by Marya Hornbacher


The way I built you was

With my hands. I have built

Others with my feet and teeth.

I built them from metal and scrap.

But you, you were easy as breathing.

I also built you with my pointed tongue,

Tracing your shape in the air.

My hands are muscular and

Very small.  You are made of teak.

I carved you with my knife. I built you

Beam by beam. I hauled the wood



This is how I learned to build a thing:

When I was three, I built a boat. I dragged

All the sticks and scraps of wood I could hold,

Choosing each one carefully, crouching

In the woods behind the house

In the middle of the night

In my white nightgown, barefoot

And carried them out of the woods

Into the guest bathroom

And dumped them in the tub.

I stood and studied it awhile.

Then I built a boat.


You were a beautiful

Thing, maybe the most beautiful

I’ve ever seen. You were almost

David. I tell the story often of

How, when someone asked Michelangelo

How he made David, he said

He just took away everything that wasn’t him.

I never told you that story.


Like anything else, you emerged from nothing

until you were tangible, solid in my hands.

Jawbone, cheekbone, the sharp

Slash of bone under the eye.

I felt the blood rush

Into your cheeks, the hot, flushed cheeks of

Beautiful boys.

Then you stood before me,

My Adam, Eve, the thing

That always existed but did not exist

Until I came.


I moved into your chest

And hid awhile.


Today it was time to leave.

I opened the door of your chest

And stepped out.

Tomorrow I will deconstruct you,

My most perfect structure,

Breaking you down joint by joint,

Beam by beam that I built.



Hot New York night. Rain. I push through the door. The heat sucks up

         to my limbs, wraps around them like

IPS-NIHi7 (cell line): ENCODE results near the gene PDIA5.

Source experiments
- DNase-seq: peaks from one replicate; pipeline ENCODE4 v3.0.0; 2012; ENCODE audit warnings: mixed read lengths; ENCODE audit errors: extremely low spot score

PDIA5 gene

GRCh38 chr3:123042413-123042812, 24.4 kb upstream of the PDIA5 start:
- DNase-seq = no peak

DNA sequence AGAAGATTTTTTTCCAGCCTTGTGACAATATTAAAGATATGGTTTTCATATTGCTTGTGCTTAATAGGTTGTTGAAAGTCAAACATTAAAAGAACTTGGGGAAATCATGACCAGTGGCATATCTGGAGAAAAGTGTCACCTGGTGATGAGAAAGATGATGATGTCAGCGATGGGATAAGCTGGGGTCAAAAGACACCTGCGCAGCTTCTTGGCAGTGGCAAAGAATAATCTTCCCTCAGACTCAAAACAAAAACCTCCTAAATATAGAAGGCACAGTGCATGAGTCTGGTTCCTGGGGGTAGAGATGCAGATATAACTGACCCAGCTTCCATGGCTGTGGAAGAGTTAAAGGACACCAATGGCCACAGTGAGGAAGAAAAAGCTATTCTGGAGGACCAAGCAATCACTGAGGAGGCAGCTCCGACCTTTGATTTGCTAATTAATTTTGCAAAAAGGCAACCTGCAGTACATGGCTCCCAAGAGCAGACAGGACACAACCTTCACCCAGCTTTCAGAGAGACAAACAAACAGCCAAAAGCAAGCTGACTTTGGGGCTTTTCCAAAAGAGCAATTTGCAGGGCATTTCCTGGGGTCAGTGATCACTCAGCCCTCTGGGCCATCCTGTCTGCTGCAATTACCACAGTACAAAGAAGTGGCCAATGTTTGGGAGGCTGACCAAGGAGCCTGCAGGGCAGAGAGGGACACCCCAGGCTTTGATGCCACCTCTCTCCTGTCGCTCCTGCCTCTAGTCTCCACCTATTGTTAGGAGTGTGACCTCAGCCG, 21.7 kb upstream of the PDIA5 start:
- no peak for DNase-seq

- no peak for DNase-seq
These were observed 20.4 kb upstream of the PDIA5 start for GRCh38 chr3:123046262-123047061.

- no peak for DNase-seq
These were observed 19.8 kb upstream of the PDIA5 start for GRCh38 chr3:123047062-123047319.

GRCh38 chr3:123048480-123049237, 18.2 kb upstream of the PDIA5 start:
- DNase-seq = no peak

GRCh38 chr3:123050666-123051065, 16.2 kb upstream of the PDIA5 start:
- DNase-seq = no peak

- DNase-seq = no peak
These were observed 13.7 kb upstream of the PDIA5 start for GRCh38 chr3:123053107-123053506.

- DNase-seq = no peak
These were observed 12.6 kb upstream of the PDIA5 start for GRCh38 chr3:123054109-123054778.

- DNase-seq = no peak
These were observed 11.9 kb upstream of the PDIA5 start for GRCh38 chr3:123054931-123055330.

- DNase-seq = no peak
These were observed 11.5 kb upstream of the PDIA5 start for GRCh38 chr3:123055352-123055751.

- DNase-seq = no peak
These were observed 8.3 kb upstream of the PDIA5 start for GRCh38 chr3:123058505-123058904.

Beggars or children, cloying and wet. I walk through the air like I’m

         slogging through water toward

the train. The streets crawl with bodies, shoulder sliding on shoulder,

         Breast pressed into a stranger’s breast,

Bare legs slipping against one another like snakes. The rain’s so hot I’d swear

         I can hear the hiss when it hits the grates.


I walk down the stairs to the subway’s crackling light.  The floor

         Is sticky and covered with grime.

The people in the station stand around like upright corpses, tipping to the side

         In the wind of each train

hurtling by. We stand and tip in chorus. A rat scrabbles in the puddles on the tracks.


One by one, we step onto our trains.  Soon it is just me and death. We stand there

         Together, not together,

just strangers in an accidental place. We stare at the wall

         That says West 4th.

The A-line uptown screams to a stop. The doors suck closed behind him.

         I watch him slump

In the green plastic seat. He looks through the window, his wet hair and face lit

         haggard by the fluorescent light.

He looks as bored and unholy as anyone else.


I take the train to Coney Island, all abandoned neon in the middle of the night.

         I am looking for a stranger.

He has passed me on the street all day. Our shoulders

         touched, slid

Off like oiled things. I want to wrap my oiled limbs around this stranger and pull

         him deep, where he’ll

be no stranger, will be my familiar, in a dark room some hundred

         floors above the city,

in the heart of the hissing rain. All I need is a bed. I want to sleep

         the sleep of strange angels,

to scream my nightmare’s praise, feel him wrap me in his rough wings

         and whisper me to sleep.

MARYA HORNBACHER is the New York Times Bestselling author of five award-winning books of prose. She is currently at work on her sixth and seventh books, a work of science journalism and a collection of essays. These will be published by Houghton Mifflin in 2017.



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